Social norms mean that girls face more constraints on their freedom of movement. This has been compounded by the presence of Israeli army checkpoints in the Jordan Valley. These mean that many families choose to keep their daughters at home.
Even though the UNRWA school is closest to Wafa’a’s home, she still has to walk eight kilometres a day to get to school. However, Wafa’a feels that the effort is worth it and says that the school is her second home.
She particularly enjoys learning about human rights. Wafa’a said: “I like my classes and have been taught about equality, human rights and duties. Studying here has improved my communication skills and self-confidence and I could not imagine my life without this school.”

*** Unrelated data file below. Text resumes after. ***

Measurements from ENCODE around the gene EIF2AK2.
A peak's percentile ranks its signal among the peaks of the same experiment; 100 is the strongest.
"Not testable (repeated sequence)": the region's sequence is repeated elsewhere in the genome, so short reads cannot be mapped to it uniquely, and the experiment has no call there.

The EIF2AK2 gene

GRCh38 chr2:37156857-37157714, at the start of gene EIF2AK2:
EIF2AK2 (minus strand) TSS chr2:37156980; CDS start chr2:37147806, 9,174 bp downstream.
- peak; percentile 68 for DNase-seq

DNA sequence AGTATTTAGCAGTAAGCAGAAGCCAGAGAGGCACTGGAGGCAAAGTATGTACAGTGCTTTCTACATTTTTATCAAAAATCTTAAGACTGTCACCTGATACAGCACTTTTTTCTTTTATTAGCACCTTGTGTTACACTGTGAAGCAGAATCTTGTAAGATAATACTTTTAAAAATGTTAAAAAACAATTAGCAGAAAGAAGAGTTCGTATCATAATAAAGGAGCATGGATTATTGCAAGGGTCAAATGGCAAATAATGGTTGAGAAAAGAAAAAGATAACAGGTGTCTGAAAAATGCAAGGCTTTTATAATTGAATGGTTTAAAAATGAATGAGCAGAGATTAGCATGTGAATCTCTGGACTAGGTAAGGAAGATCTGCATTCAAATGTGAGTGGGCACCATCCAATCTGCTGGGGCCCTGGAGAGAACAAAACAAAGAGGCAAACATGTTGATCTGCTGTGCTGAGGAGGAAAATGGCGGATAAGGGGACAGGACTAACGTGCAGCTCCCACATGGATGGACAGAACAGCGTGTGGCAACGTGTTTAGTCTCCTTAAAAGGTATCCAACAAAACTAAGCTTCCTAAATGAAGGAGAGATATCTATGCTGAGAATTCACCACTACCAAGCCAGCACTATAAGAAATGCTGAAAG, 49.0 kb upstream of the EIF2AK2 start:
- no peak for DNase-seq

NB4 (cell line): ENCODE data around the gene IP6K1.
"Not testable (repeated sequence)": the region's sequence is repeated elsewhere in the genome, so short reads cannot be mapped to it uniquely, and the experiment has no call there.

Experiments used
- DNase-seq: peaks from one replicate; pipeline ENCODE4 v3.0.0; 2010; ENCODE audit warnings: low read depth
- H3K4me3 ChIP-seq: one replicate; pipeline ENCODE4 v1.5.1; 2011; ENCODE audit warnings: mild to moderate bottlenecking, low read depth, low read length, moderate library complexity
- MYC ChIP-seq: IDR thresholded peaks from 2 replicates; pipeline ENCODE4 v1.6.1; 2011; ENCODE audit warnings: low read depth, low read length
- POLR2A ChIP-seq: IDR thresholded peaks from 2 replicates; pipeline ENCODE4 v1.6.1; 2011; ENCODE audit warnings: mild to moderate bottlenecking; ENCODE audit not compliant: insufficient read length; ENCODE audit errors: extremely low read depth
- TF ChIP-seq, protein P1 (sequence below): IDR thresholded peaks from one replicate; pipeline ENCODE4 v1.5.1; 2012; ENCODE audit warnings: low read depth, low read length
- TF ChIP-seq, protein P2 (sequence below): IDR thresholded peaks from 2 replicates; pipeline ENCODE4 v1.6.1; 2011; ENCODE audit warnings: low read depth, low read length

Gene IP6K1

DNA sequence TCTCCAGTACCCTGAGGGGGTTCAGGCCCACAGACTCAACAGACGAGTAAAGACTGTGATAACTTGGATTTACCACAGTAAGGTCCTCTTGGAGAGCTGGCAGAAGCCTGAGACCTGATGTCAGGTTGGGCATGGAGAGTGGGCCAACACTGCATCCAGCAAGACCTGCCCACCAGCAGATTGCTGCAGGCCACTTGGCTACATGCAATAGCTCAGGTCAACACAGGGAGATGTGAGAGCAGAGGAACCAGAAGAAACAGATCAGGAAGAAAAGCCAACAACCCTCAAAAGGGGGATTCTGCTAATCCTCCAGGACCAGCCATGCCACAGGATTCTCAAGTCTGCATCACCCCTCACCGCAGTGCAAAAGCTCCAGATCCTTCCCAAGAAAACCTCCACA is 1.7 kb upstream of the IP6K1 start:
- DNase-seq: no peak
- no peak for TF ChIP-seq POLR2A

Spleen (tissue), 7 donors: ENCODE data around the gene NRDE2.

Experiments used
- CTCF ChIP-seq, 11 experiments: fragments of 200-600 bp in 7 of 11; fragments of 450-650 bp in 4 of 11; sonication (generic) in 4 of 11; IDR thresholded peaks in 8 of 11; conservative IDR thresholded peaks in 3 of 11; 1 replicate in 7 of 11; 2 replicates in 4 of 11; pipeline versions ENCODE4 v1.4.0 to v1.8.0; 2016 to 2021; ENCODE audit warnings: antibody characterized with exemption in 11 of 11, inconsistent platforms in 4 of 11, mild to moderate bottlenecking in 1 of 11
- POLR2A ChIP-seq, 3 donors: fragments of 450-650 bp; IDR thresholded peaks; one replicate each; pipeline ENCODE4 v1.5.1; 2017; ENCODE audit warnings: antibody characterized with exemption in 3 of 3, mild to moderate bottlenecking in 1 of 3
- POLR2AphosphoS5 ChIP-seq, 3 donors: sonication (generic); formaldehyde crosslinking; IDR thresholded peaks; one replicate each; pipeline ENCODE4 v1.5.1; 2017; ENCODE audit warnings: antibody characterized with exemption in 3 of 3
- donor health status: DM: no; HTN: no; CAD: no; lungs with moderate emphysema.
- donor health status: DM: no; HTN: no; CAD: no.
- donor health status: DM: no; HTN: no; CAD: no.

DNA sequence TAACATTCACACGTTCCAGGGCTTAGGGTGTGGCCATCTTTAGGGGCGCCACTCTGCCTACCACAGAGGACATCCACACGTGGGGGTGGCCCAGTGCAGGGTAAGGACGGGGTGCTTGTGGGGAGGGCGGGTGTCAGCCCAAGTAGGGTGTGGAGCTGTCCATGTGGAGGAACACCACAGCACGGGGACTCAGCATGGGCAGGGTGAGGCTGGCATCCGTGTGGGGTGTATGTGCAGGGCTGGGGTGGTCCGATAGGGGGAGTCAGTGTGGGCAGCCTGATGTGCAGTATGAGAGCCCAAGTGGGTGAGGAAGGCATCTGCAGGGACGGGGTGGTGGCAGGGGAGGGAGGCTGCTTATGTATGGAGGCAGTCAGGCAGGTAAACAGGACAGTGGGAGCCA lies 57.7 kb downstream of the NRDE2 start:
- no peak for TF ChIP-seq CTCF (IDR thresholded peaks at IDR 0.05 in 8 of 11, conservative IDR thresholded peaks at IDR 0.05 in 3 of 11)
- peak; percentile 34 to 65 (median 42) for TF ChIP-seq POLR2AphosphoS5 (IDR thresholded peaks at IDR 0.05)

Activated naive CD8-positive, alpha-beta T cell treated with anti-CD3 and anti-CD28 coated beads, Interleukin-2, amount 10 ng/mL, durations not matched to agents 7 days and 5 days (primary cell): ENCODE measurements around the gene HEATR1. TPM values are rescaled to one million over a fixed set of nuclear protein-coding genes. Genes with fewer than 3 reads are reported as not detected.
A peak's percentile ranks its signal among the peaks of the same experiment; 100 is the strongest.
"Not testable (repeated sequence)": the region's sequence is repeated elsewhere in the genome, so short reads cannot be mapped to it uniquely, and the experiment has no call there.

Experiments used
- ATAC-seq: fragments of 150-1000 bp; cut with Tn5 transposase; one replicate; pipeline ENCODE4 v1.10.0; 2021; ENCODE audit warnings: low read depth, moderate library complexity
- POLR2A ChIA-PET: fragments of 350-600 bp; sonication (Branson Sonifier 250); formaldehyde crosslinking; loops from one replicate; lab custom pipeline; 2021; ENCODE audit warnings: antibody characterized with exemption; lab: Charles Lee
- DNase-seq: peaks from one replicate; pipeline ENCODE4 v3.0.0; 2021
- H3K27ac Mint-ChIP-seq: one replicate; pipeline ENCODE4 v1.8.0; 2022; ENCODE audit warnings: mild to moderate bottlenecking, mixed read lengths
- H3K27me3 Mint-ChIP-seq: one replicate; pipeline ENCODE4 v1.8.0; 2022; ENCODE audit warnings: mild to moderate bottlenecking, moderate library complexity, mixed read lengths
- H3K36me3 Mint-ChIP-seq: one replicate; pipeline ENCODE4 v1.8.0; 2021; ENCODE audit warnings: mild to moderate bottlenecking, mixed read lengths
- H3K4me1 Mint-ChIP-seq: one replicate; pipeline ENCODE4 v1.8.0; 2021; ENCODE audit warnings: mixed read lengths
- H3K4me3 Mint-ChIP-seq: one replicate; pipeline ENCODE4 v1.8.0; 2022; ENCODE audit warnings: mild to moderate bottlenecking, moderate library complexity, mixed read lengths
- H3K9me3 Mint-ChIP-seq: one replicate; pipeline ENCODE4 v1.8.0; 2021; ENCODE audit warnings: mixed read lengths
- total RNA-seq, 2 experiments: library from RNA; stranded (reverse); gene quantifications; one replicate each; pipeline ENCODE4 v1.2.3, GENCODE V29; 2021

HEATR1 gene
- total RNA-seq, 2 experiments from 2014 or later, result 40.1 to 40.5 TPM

Long distances between homes and schools, as well as the high cost and lack of transportation have also contributed to girls like Wafa’a having less access to education. The school in Al-Aqrabania gives these girls the opportunity to get a basic education and has helped more and more girls from the area continue onto higher education and eventually get good jobs.
A Better Future
Nijood Balawani is one of the women who has benefited from attending Al-Aqrabania school. Nijood received her basic education in Al-Aqrabania school and was then encouraged to continue onto secondary and university education. After attaining an MA in school management, Nijood is now back teaching at her old school and hoping to inspire more young girls to pursue their education.
Nijood says: “Having an UNRWA school in Al-Aqrabania has enabled many women in this part of the West Bank to overcome difficulties and get a solid education. I’m glad that I and the girls I teach have had the opportunity to learn and make a better future for ourselves and our families.”